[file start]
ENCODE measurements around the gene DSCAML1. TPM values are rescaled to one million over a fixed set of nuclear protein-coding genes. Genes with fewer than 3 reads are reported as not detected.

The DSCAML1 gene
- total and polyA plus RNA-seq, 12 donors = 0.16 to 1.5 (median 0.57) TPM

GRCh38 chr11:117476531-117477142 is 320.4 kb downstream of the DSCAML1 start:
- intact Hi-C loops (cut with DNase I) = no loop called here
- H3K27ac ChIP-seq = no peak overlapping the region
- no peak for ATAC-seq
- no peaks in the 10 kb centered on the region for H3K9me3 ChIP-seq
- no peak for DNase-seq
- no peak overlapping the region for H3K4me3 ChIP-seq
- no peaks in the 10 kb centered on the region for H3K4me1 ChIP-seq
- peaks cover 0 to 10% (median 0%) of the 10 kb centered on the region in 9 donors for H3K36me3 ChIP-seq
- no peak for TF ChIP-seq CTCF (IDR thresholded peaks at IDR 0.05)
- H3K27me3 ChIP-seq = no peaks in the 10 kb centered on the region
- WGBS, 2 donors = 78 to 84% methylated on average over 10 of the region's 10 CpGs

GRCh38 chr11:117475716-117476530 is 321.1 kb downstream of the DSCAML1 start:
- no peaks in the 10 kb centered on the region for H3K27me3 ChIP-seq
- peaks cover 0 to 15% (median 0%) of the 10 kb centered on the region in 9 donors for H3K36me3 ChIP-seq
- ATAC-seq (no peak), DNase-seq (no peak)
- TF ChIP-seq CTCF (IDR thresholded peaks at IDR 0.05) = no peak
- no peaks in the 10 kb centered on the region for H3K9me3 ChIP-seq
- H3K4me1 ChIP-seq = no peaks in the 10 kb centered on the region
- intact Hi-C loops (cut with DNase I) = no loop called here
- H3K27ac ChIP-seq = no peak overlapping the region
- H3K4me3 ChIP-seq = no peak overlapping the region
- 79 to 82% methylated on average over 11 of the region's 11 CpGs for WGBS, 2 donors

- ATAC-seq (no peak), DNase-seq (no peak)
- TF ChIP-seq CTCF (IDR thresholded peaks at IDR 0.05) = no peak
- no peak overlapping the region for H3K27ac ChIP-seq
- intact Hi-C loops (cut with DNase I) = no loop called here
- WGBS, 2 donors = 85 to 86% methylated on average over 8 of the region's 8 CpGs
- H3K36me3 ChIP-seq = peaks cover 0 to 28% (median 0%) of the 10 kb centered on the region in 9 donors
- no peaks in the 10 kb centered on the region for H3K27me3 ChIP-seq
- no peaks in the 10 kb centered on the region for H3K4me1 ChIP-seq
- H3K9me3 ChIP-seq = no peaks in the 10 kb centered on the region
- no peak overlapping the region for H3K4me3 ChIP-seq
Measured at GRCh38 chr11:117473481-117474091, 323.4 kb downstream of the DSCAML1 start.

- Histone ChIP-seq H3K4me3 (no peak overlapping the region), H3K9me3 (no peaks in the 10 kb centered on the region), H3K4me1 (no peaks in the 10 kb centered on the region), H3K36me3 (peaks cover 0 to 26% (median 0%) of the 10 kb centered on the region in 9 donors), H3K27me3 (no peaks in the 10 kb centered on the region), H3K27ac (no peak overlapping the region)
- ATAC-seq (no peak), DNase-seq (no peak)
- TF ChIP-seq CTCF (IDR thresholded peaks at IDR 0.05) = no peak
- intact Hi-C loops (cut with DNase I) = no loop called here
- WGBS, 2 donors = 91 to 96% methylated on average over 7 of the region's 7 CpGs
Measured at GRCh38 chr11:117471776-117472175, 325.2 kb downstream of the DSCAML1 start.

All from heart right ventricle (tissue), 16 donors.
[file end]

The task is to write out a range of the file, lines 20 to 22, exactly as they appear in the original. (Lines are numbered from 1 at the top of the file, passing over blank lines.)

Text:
- TF ChIP-seq CTCF (IDR thresholded peaks at IDR 0.05) = no peak
- no peaks in the 10 kb centered on the region for H3K9me3 ChIP-seq
- H3K4me1 ChIP-seq = no peaks in the 10 kb centered on the region